BURTON C. BELL: 'I Knew That FEAR FACTORY Was Not Gonna Last Forever'

MetalSucks recently conducted an interview with FEAR FACTORY/ASCENSION OF THE WATCHERS frontman Burton C. Bell. An excerpt from the chat follows.

MetalSucks: So you [ASCENSION OF THE WATCHERS] have a new record out, "Numinosum". In the most abstract way, can you talk about the new record a bit?

Burton C. Bell: Abstract? Purple. (laughs). Well, it's definitely a whole completely different direction for me. It's a different direction from what people are accustomed to from me. For me it's the type of music that I've always been into, that I've enjoyed, that's more a part of me. The music that people know me from is obviously FEAR FACTORY, and other music that I've assisted on vocals with, but to me this is truly the music that I like. When I was in FEAR FACTORY and people would ask me what kind of music I'd been listening to, I'd always been naming non-metal bands. Once in a while there'd be a metal band that'd be cool... like the hard rock bands, or the stoner metal bands, and that kind of stuff. SLEEP I liked a lot. GODFLESH, that was more industrial. I was more of a post-punk kind of guy. I liked NICK CAVE around the first FEAR FACTORY record, NICK CAVE for inspiration. So to me, I'm primarily expressing the music that I like to listen to, so this is my opportunity. I have a guitar and I'm learning how to play it (laughs), know what I mean? But this record has been a journey... and it's turned into a spiritual journey. It's a true expression of my heart and soul.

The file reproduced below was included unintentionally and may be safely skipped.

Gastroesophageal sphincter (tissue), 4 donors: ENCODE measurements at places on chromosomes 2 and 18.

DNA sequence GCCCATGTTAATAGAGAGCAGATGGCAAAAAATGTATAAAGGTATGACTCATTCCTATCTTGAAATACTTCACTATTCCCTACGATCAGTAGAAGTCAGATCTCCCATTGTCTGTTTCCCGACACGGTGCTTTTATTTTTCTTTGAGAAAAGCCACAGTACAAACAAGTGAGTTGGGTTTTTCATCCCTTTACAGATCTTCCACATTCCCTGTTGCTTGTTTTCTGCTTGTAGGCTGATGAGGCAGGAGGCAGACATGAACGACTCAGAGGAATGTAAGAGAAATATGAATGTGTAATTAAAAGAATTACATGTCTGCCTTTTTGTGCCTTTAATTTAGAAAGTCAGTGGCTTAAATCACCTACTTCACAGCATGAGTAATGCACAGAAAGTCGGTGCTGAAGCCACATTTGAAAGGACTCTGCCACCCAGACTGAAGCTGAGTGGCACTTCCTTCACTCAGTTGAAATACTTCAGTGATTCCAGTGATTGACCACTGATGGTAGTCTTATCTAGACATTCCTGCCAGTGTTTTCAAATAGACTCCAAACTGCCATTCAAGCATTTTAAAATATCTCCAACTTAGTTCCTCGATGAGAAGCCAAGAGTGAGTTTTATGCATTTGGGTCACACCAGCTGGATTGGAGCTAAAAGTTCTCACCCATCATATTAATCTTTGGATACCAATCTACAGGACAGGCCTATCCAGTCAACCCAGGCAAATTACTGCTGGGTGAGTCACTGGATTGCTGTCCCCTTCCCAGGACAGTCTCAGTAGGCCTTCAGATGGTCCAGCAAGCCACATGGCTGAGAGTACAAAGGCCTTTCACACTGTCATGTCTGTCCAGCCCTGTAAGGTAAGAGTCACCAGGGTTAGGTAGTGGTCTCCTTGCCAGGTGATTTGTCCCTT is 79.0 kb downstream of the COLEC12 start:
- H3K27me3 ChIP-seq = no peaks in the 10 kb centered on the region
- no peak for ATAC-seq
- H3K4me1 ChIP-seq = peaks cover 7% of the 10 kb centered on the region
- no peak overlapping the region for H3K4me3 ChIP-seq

MetalSucks: That industrial and post-punk stuff like you were into, did you feel like you sort of had to repress that in the way you approached FEAR FACTORY, and now this is sort of a way for you to let it all out?

Burton C. Bell: I wouldn't say repressed, I just didn't have the opportunity. I never wrote music for FEAR FACTORY. I was the lyricist and vocalist, and whatever counter-melody I offered was through my voice. But I never wrote music, so I wouldn't say it was repressed, more like suppressed. This is finally my chance. People have been wondering how I come up with those vocal ideas for FEAR FACTORY and they're really gonna wonder where this comes from. But they're just the type of melodies that are in my head, the type of music that formed me, from soundtracks to country music to classical to ambient. You know, it's all based in atmosphere, it's all based in emotion, it's all based in mood. That's really important for me. I'm really about atmosphere. I must control atmosphere.

MetalSucks: Well this record's definitely got a lot of atmosphere! How did you come to start this project? I know you said you had a dream about ASCENSION OF THE WATCHERS that inspired you?